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Exploring the True Meaning of Anger and Best Coping Strategies

Updated: Dec 28, 2023

This week, 'Therapy Begins with Tea' steeps on what anger communicates to us and offers a way to cope with anger using a RAIN exercise.

What anger means and how to deal with anger
'When I sat with my anger long enough, I realized it went by another name. Grief."

Therapy Begins with Tea is a weekly newsletter based on the themes that come up in my sessions as a therapist who specializes in imposter syndrome, attachment styles in romantic relationships, and our psychological relationships with money. Each week consists of a 'steep' in thought reflection, an accompanying body based check-in, and tea card intentions for the week to come.

'Steep' in Thought (3-5 min)

Anger is necessary

How often do you get angry? What's it feel like? Is it that 'nostrils flared, body heated, seeing red, verbal venom' kind of experience or are you the type that shuts down & goes hollow when you feel it? When was the last time you got angry? What happened?

In this heydey of mindfulness apps, 'letting go,' and self-help, the message to move away from anger has never been stronger. But actually, anger is a cornerstone of wellbeing. Anger is a primary emotion that clues us in to what's going on underneath. It is 'other oriented' and external, but when we can shift towards a more self-oriented, internal focus, we see that anger comes from the painful experience of our needs being dismissed or ignored (e.g. need for security, acknowledgment, dependability, autonomy).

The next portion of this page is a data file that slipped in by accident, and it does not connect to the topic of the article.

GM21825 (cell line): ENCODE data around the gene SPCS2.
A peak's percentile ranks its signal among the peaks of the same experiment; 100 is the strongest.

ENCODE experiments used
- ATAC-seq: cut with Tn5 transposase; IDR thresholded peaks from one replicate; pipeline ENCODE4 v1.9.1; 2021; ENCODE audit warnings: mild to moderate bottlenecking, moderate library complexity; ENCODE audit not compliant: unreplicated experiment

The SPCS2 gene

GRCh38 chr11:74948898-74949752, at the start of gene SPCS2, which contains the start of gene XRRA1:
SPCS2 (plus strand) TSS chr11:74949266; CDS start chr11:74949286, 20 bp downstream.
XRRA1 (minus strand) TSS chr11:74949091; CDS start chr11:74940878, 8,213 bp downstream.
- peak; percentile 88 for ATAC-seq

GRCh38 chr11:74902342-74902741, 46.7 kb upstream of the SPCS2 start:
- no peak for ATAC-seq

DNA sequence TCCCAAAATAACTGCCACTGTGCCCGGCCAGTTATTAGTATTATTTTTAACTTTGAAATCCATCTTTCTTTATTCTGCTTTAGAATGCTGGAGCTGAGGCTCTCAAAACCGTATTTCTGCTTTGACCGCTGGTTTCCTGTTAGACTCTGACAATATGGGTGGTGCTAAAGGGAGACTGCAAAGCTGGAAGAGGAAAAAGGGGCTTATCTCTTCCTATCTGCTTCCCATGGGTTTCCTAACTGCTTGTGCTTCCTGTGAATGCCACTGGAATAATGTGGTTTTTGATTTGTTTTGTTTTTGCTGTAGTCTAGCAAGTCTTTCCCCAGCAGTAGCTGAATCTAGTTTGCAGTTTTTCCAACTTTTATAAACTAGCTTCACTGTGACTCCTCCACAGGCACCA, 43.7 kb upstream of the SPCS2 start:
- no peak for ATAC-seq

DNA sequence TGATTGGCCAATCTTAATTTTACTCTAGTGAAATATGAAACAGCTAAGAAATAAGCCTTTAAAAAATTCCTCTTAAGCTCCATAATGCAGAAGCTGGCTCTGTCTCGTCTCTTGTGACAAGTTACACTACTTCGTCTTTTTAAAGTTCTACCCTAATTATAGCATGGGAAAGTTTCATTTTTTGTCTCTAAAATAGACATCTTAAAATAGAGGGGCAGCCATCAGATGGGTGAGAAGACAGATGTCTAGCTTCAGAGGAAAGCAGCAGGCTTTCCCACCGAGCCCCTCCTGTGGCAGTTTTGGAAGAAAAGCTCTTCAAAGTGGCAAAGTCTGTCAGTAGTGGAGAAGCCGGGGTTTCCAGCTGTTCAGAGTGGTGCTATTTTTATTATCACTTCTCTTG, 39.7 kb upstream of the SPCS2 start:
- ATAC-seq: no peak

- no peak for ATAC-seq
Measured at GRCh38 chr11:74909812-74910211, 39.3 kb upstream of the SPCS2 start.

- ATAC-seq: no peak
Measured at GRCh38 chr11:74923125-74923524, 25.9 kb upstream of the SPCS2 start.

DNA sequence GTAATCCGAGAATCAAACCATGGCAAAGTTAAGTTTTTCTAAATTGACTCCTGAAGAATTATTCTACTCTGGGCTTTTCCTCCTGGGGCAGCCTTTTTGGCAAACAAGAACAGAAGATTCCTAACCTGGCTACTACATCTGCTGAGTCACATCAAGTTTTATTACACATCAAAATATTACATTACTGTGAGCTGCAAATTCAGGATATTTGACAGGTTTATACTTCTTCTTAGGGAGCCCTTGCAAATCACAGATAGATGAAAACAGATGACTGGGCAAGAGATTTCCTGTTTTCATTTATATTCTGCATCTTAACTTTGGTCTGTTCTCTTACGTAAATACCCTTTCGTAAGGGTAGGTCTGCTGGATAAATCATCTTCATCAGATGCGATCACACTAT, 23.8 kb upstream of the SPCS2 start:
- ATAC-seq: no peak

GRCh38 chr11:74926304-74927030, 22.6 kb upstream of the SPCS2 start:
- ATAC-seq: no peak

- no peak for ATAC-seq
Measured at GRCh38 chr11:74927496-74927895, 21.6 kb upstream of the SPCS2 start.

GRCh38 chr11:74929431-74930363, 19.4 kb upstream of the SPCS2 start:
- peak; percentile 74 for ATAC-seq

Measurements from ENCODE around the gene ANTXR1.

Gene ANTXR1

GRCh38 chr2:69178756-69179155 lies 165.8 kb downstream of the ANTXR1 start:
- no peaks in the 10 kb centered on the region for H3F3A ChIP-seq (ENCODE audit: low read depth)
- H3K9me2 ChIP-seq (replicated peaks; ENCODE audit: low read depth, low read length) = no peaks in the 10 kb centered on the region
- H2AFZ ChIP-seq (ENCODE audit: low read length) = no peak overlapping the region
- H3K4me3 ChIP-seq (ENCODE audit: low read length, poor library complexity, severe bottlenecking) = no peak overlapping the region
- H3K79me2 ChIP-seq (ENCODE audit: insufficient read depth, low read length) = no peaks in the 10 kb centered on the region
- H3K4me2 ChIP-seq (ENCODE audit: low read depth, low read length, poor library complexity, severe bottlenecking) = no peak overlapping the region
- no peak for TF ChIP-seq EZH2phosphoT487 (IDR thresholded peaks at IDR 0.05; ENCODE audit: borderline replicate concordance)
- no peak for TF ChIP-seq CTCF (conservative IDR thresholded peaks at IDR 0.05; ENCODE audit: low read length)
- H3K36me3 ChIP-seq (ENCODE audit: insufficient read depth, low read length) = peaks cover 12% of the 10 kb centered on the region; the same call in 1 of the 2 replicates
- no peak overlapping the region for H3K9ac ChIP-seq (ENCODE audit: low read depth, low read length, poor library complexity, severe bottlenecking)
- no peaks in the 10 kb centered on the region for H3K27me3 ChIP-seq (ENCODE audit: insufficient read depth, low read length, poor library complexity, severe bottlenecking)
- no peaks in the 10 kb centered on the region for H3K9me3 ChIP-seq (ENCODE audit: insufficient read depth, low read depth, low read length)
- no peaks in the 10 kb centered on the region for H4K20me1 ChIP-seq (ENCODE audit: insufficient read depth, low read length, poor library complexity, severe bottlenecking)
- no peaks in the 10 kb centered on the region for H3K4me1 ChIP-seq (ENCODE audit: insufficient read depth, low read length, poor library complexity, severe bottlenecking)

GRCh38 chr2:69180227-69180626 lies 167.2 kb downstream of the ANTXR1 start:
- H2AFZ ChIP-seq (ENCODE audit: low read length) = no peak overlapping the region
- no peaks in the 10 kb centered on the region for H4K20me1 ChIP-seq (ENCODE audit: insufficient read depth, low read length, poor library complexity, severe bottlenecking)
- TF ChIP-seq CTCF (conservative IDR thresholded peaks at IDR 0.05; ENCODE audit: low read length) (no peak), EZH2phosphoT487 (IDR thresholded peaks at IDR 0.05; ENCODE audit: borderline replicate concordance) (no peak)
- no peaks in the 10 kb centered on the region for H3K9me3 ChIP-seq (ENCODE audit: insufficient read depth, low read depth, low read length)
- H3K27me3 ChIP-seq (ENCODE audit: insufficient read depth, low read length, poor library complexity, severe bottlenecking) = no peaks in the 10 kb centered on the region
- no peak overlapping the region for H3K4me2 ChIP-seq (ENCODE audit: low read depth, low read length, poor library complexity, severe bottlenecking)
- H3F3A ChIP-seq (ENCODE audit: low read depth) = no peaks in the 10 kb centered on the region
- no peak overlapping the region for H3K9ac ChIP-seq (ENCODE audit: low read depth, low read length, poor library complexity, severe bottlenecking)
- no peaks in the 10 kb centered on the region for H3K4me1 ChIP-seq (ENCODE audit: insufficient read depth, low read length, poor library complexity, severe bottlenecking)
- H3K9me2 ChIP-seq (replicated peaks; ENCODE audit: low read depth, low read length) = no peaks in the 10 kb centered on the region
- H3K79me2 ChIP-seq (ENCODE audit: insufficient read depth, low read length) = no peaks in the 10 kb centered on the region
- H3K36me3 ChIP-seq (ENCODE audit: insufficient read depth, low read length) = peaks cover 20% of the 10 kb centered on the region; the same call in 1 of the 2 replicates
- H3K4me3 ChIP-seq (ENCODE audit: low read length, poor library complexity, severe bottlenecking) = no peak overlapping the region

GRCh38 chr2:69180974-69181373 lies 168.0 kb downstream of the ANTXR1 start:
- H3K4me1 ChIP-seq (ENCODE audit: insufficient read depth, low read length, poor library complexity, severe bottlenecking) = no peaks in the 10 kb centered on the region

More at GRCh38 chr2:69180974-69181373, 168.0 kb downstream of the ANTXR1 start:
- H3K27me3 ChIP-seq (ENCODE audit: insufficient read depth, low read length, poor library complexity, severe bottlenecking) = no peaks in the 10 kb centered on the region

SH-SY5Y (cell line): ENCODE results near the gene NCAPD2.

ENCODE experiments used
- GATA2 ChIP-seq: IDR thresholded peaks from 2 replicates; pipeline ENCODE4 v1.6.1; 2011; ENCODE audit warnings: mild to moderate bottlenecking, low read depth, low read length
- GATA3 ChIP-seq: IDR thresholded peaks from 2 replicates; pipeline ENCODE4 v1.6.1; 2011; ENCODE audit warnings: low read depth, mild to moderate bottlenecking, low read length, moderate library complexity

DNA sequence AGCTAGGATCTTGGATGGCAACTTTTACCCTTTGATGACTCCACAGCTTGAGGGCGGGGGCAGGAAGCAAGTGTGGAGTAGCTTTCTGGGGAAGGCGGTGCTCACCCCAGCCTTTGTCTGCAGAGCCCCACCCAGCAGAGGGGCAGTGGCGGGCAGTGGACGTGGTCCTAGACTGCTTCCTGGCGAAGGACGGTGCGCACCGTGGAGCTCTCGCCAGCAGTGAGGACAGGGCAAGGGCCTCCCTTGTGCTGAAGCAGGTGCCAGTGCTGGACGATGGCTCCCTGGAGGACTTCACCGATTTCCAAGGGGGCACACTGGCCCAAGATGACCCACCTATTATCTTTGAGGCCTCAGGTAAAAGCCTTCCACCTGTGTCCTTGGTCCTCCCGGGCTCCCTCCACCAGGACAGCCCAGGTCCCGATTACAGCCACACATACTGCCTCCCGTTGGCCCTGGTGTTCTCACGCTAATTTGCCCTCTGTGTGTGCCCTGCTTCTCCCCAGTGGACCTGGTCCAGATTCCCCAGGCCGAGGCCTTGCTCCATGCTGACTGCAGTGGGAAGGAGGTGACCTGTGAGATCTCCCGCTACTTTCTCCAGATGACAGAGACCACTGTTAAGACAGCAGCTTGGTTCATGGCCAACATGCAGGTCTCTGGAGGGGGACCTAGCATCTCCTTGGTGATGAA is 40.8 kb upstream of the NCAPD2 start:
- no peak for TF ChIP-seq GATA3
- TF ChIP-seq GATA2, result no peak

What Anger really means

Because when we feel anger, we're really feeling fear and sadness. And as heavy as those emotions can be, identifying that fear and sadness allows us to then process & find resolution with the people or life events we're feeling that anger towards. Read on to practice exploring your anger.

Full Body Check-In (2-4 min)

A RAIN exercise can be used for any emotion, but today we're going to use it to explore anger. Start by grounding yourself with five cycles of breath. Once you feel that connection with your body, continue below.

Recognize (with curiosity)

Start with the anger. How does it show up in your body? Where do you feel it? On a scale of 0-10, how strong is the anger?

Allow (with Warmth)

In order to investigate and process the feeling, you have to invite it closer. Rather than reacting to it or pushing it out of the way, let it be. Liken this to asking your anger to sit with you for a cup of tea. Patiently wait for the anger to be present with you, but not consuming you, before moving to the next step.

Investigate (with interest + Care)

Start with "I'm angry at ______ because I am feeling _____ ." Explore the second feeling. Is there sadness around it? Is there fear? Can you identify what needs are feeling dismissed or ignored? Stay curious.

Nurture (with compassion)

Now that you understand what your anger is signaling to you, what does it need? Sometimes our emotions need simply to be acknowledged. Other times, they signal to us that a boundary needs to be set. Comfort the need(s) that were feeling dismissed, denied, & ignored previously. Trust your gut to give you clarity on next steps.

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